2.4. Output Feedback- (OF-) Based Neurofuzzy Model

The OF neurofuzzy model with four inputs and one output is presented in Figure 4.

Figure 4: OF neurofuzzy architecture showing four input and one output model.

Although the architectures of both neurofuzzy and OF neurofuzzy models are similar, the OF neurofuzzy model uses the observations obtained from the previous steps to predict the features of the following output. The unit-time delay operator block, , is used to implement the proposed OF neurofuzzy model [68]. The dynamic system is approximated as a functional representation of the time lagged inputs and outputs [69]. The model preserves the time sequence of the output vector and utilizes the past of the time series as an input. The input-output mapping can be expresed as follows:where represents the input, is the output, and is the error for time . In this study, the time delay term is assigned as 1, which means that the model uses the observations from the previous step () to estimate the output at time . The OF neurofuzzy model is as follows: It is observed that the OF neurofuzzy approach increases the accuracy of the trained model significantly. The accuracy of peak response value predictions is about over 97%. The simulation results will be described in the following section.

3. Experimental Setup

A set of experimental tests are conducted to study the effectiveness of the proposed models on anticipating the nonlinear behavior of MR dampers under a variety of high impact loads. The proposed test framework includes drop tower tests, MR dampers, a data acquisition system, and sensors.

3.1. Drop Tower Test Facility

The high impact load test facility in Smart Impact Mitigation and Mechanics (SIMM) Laboratory in the Civil and Environmental Engineering Department at Worcester Polytechnic Institute (WPI) has been used to apply the controlled impact loads to the MR damper. The maximum capacity to apply the impact load of the testing facility is 22,500 kg. In this study, the impact loads are applied by releasing a falling drop-mass from different combinations of the drop release heights.

3.2. Magnetorheological (MR) Dampers

In general, an MR damper consists of a hydraulic cylinder, the magnetic coils, and MR fluids. The MR fluid consists of micron-sized magnetically polarized particles within an oil-type fluid [13]. Some of the distinguishing characteristics of MR dampers are can be listed as follows. (i) MR dampers require low power sources when they are operated as active controllers. (ii) The performance is stable in a broad range of temperatures. (iii) They have a very fast response time. (iv) They have a high yield stress level [15, 23]. The RD-8040-1-type MR damper developed by Lord Corporation is used in the experimental study (Figure 5).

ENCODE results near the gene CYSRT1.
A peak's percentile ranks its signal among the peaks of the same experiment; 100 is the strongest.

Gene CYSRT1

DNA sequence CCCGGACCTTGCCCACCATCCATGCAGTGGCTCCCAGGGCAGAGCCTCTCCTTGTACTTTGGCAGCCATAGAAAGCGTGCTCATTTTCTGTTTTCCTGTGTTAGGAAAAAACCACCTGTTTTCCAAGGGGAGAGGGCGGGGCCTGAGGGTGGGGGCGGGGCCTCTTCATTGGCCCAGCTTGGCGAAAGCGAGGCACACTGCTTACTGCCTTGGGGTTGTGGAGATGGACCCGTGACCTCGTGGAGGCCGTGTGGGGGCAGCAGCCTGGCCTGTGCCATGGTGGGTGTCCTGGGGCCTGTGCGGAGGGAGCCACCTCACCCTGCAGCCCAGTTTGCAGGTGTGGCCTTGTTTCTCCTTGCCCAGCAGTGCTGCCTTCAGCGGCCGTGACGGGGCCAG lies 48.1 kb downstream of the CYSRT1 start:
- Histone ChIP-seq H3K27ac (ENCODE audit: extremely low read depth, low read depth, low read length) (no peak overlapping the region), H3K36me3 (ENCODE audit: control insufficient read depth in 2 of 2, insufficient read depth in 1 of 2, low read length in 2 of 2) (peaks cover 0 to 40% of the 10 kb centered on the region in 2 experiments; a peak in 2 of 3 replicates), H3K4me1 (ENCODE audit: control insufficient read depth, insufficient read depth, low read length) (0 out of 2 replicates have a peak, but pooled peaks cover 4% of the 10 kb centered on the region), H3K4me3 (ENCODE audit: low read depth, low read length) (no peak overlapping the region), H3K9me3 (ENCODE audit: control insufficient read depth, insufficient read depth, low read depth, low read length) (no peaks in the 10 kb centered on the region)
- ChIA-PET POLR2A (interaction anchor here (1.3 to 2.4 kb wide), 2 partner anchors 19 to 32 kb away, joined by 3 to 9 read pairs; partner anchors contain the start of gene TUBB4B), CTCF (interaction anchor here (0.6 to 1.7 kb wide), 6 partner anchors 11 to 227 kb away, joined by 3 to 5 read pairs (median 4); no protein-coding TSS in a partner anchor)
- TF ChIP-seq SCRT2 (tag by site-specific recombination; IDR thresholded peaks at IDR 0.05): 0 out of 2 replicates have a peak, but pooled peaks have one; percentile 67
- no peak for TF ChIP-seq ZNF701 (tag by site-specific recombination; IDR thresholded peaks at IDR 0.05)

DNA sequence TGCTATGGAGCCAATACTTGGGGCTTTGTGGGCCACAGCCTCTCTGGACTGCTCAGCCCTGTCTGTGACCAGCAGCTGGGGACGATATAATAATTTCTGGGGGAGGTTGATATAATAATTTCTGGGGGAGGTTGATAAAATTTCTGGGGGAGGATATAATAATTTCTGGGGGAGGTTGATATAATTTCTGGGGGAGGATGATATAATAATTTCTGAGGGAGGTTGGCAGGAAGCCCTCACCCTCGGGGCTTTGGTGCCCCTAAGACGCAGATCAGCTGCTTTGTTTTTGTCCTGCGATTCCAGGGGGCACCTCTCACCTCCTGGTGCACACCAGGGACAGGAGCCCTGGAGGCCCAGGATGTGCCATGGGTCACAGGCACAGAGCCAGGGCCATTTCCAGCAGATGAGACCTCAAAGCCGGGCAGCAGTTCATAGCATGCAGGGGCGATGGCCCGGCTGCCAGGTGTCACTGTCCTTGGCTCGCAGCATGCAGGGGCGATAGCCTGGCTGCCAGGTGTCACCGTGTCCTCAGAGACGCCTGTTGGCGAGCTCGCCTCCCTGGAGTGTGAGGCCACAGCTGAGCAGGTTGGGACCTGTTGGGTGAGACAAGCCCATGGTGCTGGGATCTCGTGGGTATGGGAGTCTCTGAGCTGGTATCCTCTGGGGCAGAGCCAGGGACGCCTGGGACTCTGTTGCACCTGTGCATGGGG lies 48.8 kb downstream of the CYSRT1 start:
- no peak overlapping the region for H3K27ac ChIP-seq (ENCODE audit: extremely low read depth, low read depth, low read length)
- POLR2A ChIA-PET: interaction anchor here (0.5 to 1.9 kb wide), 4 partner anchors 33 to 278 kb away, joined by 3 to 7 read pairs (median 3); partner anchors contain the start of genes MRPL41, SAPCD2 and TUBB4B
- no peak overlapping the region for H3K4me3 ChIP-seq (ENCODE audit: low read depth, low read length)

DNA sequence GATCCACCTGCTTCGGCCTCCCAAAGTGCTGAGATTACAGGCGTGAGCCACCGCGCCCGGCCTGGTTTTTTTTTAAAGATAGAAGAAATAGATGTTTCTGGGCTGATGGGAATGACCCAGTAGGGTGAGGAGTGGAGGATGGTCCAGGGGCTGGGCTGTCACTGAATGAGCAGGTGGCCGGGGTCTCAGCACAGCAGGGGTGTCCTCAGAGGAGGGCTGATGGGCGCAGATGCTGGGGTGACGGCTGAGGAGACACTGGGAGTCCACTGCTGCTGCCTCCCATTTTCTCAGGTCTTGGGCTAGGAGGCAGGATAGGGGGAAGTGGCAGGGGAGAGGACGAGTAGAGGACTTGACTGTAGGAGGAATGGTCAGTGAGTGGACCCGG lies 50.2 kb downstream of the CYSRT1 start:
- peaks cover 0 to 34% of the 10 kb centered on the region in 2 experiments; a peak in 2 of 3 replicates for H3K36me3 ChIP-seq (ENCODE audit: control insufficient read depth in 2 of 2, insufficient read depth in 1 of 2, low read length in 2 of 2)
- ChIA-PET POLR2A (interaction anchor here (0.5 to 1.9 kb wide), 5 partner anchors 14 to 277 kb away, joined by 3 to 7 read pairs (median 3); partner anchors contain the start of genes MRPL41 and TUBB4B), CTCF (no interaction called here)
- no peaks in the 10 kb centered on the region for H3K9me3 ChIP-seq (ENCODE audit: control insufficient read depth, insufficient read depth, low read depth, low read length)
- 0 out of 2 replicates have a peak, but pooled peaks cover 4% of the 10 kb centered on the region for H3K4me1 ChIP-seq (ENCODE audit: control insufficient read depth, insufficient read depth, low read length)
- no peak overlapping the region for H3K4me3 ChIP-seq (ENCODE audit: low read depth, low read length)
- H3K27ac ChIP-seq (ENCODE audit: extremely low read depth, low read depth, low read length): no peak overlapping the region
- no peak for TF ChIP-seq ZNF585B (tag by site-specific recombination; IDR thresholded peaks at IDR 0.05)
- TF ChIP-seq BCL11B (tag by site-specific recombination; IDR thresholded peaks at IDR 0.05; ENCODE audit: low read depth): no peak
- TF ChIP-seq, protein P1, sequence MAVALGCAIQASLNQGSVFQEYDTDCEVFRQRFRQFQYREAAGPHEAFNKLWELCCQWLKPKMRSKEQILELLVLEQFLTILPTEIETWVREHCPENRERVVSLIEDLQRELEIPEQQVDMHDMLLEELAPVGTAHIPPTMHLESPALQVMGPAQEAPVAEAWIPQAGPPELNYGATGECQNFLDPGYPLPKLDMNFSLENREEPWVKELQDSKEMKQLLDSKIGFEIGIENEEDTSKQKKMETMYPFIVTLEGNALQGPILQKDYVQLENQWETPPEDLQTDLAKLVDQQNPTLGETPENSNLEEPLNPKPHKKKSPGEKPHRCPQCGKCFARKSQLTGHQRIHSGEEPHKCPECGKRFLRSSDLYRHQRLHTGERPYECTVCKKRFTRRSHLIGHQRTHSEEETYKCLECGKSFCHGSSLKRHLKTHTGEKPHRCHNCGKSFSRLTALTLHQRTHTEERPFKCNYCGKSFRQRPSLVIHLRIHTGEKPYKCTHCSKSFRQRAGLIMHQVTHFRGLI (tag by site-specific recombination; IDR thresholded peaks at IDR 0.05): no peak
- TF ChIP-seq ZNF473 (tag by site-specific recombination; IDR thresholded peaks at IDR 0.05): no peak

Figure 5: Schematic of RD-8040-1 MR damper.

A test framework as depicted in Figure 6 is prepared. An MR damper is fixed to the ground and the lateral plates to prevent it from shifting during the application of the high impact loading. To apply the impact loads and connect the sensors, a special housing system is manufactured. The lateral plates and the impact plate are assembled with a special rail system and oiled before each test in order to minimize the friction. For the consistency, the load is applied to the center of the impact plate.

Figure 6: Details of the test framework.
3.3. Data Acquisition

During the impact tests, a National Instruments (NI) LabView data acquisition is used to obtain the acceleration, deflection, impact force, and current signal data. The displacement data is measured by R.D.P. product ACT1000A-type LVDT, while a PCB-type 302A accelerometer and a 4,500 kg capacity Central HTC-10K type load cells are used in the acceleration and impact force measurements, respectively. As a sampling rate of the data acquisition system, 10,000 data points per second are selected. The locations of the sensors are depicted in Figure 7.

Figure 7: Configuration of the data acquisition system.

3.4. Test Details

In this paper, all the data is partitioned into three sets: training, validation, and testing. First, the proposed models are trained by pairing the input signals with the expected output signals. Then the trained models are evaluated using different data sets that are not used for the training process: various design parameters such as membership functions and the model architecture such as the number of input signals are evaluated through the validation. The determination of the best model is achieved through an iterative process. The final model is further tested using different data sets that are not used for both the training and validation processes. Details of the performed tests can be found in Table 1.

Table 1: Experimental test details.

Experimental study contains a total of 225 impact tests that investigate the dynamic responses of the MR damper under five different drop release heights (65, 130, 254, 380, and 500 mm) by various current signals. Three types of current signals are used in the tests such as several constants (0, 0.2, 0.6, 1, 1.5, and 1.9 A), the sinusoidal signals with different frequencies (0.75, 1, 1.5, 2, 3, 5, 7, and 10 Hz), and random signals (0 A–1.9 A). The high impact test is repeated for each current level.